A general guiding principle of China’s economic construction in the new era is to shift from the pursuit of a high-speed economy to the pursuit of high-quality economic development to accelerate the establishment of a modernized economic system (Liu, 2018a). This principle is the strategic goal of China’s development and an urgent requirement in the crucial period of transforming the development model, optimizing the economic structure and switching the growth momentum. General Secretary Xi Jinping pointed out that building a modern economic system resembles writing a substantial article with not only a major theoretical proposition but also a major practical perspective to be discussed in depth through the integration of theory and practice. An in-depth discussion of this important paper is undoubtedly valuable and effective in grasping the objectives, connotations and key points of building a modern economic system; seeking solid and practical policy measures and actions; or summing up lessons and possible theoretical innovations. This process enriches the valuable collection of the socialist economic theory with Chinese characteristics.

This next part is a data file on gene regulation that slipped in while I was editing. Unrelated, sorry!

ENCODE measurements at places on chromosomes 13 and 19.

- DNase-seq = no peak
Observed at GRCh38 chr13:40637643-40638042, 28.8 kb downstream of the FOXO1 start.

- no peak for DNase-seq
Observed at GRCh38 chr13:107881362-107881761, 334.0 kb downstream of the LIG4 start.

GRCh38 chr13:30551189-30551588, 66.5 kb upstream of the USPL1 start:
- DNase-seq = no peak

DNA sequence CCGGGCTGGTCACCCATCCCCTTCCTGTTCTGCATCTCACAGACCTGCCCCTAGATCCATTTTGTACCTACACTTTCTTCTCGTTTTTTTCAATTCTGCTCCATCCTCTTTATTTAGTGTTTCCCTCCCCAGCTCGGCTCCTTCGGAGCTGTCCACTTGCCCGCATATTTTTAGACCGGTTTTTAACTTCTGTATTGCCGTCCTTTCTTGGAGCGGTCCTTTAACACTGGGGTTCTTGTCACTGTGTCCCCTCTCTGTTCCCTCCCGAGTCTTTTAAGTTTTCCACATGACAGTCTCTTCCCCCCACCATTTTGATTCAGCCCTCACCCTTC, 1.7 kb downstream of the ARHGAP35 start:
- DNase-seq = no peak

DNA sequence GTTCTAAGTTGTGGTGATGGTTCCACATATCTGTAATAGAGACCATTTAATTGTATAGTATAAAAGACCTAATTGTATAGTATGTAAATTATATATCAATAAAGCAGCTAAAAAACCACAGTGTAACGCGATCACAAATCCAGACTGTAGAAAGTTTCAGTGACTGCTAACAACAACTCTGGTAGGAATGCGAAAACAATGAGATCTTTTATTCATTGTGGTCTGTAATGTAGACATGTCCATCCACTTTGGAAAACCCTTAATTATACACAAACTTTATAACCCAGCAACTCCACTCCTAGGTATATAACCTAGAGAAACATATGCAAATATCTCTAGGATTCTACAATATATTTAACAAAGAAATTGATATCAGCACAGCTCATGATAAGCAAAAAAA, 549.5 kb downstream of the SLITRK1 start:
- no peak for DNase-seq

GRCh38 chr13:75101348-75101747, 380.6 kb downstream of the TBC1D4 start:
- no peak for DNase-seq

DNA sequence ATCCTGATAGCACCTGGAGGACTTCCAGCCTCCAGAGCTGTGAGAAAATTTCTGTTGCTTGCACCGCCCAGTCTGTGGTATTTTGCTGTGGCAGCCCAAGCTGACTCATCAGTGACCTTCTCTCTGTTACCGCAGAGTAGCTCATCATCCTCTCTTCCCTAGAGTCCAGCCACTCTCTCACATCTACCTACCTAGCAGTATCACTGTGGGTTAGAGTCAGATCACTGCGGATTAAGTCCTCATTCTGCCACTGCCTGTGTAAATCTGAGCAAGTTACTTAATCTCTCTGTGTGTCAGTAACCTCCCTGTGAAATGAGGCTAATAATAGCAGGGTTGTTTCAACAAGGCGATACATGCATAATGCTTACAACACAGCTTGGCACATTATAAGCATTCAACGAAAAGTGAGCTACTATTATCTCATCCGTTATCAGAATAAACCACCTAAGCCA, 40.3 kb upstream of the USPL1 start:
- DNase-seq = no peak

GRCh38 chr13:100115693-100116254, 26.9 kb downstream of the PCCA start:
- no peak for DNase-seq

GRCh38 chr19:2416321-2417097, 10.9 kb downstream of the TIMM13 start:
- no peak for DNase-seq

1. Strategic significance of a large developing power’s effort to build a modern economic system

The modern economic system refers to an economic concept of high originality that is innovatively proposed by the General Report the 19th National Congress of the Communist Party of China (CPC) based on the idea that “for a country to be strong, the economic system must be strong,” and the wisdom of the entire Party and the country’s citizens. Building a modern economic system, which is the economic foundation of a modernized power, is an important approach to address the major contradictions in the new era by sufficiently emphasizing its role and strategic position.